Actually, this is changing in some states. It's where the Federal Gov mandating educational directives, but leaving it up to the states as how to implement it and the cities/school districts to pay for it. Some school districts are now mandating confirmation of residence (read paying taxes) in the district before enrolling the child.

On one side, I think there shouldn't be any barriers to children getting an education. On the other side, I've seen what not only illegal immigration does to the bottom line, but in particular, the mandate for 'no child left behind' that is really draining local school district's resources for special education (e.g. kids being sent to expensive private school on the public dime if the district couldn't accommodate them). When an average homeowner is paying upwards of $10k per year in property taxes and is still being asked for more or suffer the threat of program cuts to arts, sports, libraries, etc. in the elementary sections, it's more than just the illegal immigrants (who probably do pay rent in a building whose landlord pays prop taxes). At least in the town district I left behind, the vast part of the funding issues are due to the pensions and how many other school districts around the nation are going to fund those is the big question.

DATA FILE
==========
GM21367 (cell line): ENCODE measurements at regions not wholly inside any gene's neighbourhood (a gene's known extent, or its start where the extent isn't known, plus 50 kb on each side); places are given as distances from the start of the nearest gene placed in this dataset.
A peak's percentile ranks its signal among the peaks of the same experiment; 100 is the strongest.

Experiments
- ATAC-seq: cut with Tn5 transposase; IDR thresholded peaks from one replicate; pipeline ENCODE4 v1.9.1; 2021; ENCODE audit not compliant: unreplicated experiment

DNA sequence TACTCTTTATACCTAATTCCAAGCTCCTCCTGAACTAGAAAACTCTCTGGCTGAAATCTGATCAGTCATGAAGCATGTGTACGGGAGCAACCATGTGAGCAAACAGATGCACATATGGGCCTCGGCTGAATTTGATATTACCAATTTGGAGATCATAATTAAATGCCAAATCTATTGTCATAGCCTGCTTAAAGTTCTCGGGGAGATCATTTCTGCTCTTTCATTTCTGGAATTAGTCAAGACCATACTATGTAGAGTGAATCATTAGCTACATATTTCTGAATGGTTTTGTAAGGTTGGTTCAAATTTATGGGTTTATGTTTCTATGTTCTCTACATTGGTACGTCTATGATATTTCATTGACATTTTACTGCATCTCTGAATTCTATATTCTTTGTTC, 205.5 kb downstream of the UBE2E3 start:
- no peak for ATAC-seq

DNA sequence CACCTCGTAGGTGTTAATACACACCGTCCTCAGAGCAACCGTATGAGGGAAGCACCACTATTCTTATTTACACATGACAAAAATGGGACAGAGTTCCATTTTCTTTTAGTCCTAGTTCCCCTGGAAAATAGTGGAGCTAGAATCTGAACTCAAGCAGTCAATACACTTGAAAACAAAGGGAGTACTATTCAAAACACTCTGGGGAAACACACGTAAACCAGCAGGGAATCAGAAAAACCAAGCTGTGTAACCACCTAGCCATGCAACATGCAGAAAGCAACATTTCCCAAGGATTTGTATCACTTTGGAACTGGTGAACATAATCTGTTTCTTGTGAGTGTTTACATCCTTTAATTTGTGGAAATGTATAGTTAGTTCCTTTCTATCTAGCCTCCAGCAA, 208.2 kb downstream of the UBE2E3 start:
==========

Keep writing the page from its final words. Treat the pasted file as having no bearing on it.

It would be interesting to know what the Swiss do or, rather, how it impacts funding, in some of the cities where so many immigrant children enter the school system every year, many without language skills. Even if they're legal and paying into the system, there's a burden on the bottom line in there.
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Old 03.10.2011, 11:54
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Re: What Would Be The Swiss Response

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ROFLMAO...excuse me for not knowing some backwoods dialect that is not taught in school and has no written language.